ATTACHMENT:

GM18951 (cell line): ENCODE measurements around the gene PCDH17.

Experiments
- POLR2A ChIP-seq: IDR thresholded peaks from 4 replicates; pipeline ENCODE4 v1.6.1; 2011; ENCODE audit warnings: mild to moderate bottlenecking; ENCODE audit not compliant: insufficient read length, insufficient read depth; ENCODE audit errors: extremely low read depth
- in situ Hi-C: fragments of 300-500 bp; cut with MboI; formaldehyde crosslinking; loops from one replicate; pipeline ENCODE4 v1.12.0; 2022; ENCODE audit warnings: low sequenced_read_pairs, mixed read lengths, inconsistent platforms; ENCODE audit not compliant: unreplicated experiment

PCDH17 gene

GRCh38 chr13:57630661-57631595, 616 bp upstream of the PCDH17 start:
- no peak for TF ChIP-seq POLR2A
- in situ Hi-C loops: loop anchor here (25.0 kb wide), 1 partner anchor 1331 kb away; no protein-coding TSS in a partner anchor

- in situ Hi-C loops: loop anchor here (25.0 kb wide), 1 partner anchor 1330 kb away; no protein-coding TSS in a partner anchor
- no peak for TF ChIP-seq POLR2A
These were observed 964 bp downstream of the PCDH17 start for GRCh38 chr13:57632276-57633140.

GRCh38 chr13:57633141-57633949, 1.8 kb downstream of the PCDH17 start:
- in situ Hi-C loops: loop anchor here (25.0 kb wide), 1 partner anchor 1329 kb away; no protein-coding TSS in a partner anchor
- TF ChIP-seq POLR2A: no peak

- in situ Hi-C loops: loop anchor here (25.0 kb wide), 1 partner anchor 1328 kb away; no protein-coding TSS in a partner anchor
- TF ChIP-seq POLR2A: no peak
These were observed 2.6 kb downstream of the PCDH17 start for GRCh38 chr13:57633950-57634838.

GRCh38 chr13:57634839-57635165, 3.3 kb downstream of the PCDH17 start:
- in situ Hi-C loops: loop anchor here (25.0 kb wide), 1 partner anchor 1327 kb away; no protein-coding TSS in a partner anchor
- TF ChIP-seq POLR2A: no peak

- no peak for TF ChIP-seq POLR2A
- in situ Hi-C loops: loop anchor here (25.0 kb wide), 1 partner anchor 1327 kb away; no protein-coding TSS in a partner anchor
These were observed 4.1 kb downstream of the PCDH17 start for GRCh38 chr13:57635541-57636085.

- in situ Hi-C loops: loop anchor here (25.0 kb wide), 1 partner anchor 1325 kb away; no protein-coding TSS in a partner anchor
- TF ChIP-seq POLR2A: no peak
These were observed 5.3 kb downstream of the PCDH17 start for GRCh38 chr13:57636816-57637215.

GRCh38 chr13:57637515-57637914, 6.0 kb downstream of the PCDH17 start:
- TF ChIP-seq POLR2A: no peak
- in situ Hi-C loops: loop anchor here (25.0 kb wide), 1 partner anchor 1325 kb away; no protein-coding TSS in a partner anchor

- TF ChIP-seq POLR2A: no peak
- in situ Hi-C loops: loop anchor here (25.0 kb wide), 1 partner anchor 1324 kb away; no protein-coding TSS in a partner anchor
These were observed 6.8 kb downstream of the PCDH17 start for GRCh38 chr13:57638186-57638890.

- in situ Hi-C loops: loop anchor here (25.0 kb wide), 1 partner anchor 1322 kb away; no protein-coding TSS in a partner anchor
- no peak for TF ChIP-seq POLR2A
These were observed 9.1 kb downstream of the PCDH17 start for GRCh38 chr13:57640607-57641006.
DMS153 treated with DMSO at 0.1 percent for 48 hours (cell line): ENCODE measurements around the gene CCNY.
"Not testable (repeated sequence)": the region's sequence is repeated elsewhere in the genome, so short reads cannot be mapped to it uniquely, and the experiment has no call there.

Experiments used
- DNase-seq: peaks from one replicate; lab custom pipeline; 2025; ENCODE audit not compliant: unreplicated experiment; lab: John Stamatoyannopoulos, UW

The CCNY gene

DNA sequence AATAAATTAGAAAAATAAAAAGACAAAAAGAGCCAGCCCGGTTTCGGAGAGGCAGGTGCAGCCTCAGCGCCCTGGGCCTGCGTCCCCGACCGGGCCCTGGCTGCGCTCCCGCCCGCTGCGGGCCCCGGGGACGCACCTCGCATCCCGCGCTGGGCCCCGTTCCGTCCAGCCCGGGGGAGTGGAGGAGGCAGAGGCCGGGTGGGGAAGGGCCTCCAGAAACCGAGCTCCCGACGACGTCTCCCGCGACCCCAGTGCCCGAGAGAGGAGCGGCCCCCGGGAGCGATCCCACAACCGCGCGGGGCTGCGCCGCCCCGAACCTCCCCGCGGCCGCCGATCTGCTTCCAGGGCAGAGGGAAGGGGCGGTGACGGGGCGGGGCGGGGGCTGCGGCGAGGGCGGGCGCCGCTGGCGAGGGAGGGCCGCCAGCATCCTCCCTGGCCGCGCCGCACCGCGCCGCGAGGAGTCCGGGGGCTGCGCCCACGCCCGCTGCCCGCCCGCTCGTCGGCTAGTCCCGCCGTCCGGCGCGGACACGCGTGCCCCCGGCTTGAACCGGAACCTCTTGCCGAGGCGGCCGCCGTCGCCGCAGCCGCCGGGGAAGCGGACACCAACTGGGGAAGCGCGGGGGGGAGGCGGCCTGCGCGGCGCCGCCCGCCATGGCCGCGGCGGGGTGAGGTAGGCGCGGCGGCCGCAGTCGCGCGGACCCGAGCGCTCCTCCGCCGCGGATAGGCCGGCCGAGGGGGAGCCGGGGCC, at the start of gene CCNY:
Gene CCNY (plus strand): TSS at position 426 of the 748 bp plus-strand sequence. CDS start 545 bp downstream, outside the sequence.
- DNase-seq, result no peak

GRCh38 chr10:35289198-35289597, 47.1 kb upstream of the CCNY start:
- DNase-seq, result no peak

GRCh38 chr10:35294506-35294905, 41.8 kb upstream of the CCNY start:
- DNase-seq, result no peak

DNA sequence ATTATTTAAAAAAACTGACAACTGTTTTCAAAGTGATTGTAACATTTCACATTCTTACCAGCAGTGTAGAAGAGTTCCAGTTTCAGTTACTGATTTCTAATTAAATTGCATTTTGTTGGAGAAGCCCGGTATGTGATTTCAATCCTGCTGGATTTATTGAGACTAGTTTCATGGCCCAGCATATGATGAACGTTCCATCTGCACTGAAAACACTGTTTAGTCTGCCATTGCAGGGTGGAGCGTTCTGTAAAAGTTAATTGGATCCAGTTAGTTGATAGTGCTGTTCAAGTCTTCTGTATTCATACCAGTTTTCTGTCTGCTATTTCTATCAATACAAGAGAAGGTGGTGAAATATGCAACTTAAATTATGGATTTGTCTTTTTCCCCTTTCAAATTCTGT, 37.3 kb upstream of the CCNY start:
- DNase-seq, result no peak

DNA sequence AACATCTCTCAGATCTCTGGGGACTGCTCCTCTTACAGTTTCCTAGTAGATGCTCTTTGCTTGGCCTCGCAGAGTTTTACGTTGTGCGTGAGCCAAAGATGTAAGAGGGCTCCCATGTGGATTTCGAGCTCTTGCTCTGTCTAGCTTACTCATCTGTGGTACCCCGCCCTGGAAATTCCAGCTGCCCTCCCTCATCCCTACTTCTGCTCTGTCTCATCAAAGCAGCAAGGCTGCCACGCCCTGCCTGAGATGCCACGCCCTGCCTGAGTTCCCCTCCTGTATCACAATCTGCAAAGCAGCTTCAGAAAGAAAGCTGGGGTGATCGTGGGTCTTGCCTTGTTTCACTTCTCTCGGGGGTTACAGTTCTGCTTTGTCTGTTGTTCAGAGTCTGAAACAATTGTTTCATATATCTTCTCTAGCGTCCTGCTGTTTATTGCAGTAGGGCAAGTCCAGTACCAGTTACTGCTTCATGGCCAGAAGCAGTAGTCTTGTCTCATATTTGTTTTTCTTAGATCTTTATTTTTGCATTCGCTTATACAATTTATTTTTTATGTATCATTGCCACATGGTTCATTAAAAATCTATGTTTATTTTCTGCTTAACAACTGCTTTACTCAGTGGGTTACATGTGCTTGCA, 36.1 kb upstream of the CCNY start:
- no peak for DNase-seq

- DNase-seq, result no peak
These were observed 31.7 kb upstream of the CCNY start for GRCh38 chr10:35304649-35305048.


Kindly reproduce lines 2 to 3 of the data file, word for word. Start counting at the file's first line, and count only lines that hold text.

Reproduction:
Experiments
- POLR2A ChIP-seq: IDR thresholded peaks from 4 replicates; pipeline ENCODE4 v1.6.1; 2011; ENCODE audit warnings: mild to moderate bottlenecking; ENCODE audit not compliant: insufficient read length, insufficient read depth; ENCODE audit errors: extremely low read depth